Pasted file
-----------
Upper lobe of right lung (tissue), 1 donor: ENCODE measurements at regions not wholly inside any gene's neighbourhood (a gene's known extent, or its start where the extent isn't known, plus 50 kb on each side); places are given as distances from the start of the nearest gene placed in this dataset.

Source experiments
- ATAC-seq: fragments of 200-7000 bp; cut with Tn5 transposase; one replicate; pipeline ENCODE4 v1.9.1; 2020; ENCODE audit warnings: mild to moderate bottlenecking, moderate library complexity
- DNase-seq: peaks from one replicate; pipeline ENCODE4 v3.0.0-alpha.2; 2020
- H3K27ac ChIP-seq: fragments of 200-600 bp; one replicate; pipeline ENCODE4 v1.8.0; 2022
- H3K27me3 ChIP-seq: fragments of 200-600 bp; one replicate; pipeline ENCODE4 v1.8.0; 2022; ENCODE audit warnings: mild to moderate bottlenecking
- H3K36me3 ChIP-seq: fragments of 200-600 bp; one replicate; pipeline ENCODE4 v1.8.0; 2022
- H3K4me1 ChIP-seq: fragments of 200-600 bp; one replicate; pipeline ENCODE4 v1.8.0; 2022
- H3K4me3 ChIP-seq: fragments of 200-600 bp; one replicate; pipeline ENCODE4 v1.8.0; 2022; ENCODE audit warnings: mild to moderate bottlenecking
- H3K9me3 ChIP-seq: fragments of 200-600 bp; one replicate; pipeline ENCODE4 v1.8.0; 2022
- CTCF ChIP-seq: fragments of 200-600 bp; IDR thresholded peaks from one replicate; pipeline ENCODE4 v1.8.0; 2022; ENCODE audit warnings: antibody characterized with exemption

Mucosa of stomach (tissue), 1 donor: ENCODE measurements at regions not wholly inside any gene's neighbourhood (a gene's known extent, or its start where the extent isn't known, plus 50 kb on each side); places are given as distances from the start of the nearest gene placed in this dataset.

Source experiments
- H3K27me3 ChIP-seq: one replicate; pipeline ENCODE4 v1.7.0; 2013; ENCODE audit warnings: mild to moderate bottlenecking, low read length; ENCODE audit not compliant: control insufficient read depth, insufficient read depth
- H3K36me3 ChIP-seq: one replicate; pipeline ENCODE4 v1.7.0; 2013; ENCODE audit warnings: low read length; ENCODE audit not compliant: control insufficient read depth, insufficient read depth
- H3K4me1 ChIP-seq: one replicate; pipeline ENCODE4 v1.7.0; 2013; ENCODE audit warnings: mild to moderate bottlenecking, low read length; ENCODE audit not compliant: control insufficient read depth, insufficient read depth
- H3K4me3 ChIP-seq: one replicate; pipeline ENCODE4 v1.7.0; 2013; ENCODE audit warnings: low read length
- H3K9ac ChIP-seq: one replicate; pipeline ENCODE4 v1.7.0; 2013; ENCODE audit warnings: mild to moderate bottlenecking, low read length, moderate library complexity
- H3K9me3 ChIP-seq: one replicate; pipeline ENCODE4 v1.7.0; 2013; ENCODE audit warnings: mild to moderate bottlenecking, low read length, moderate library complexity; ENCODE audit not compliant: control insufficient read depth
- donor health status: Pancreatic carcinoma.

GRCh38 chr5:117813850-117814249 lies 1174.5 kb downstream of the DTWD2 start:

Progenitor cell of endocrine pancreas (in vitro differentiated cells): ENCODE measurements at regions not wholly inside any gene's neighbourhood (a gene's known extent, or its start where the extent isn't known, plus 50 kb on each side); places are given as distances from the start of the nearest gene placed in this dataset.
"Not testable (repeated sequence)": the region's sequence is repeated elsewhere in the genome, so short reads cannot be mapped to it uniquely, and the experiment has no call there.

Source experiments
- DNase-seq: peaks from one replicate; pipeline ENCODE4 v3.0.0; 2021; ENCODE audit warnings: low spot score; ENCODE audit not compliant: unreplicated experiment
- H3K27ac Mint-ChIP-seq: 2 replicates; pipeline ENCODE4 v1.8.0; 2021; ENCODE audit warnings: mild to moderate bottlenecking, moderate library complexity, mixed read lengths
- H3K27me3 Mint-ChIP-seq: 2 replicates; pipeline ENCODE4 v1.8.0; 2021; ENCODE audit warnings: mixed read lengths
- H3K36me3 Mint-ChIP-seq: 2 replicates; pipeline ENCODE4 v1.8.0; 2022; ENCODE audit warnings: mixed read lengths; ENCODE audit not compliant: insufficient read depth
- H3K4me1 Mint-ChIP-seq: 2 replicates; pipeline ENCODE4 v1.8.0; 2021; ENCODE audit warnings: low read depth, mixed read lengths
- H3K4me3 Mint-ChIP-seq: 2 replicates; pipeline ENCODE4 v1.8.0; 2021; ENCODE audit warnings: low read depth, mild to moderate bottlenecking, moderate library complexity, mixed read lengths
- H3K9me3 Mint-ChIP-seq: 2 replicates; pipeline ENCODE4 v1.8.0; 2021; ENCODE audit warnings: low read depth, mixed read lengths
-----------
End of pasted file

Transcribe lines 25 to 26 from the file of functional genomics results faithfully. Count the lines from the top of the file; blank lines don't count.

- DNase-seq: peaks from one replicate; pipeline ENCODE4 v3.0.0; 2021; ENCODE audit warnings: low spot score; ENCODE audit not compliant: unreplicated experiment
- H3K27ac Mint-ChIP-seq: 2 replicates; pipeline ENCODE4 v1.8.0; 2021; ENCODE audit warnings: mild to moderate bottlenecking, moderate library complexity, mixed read lengths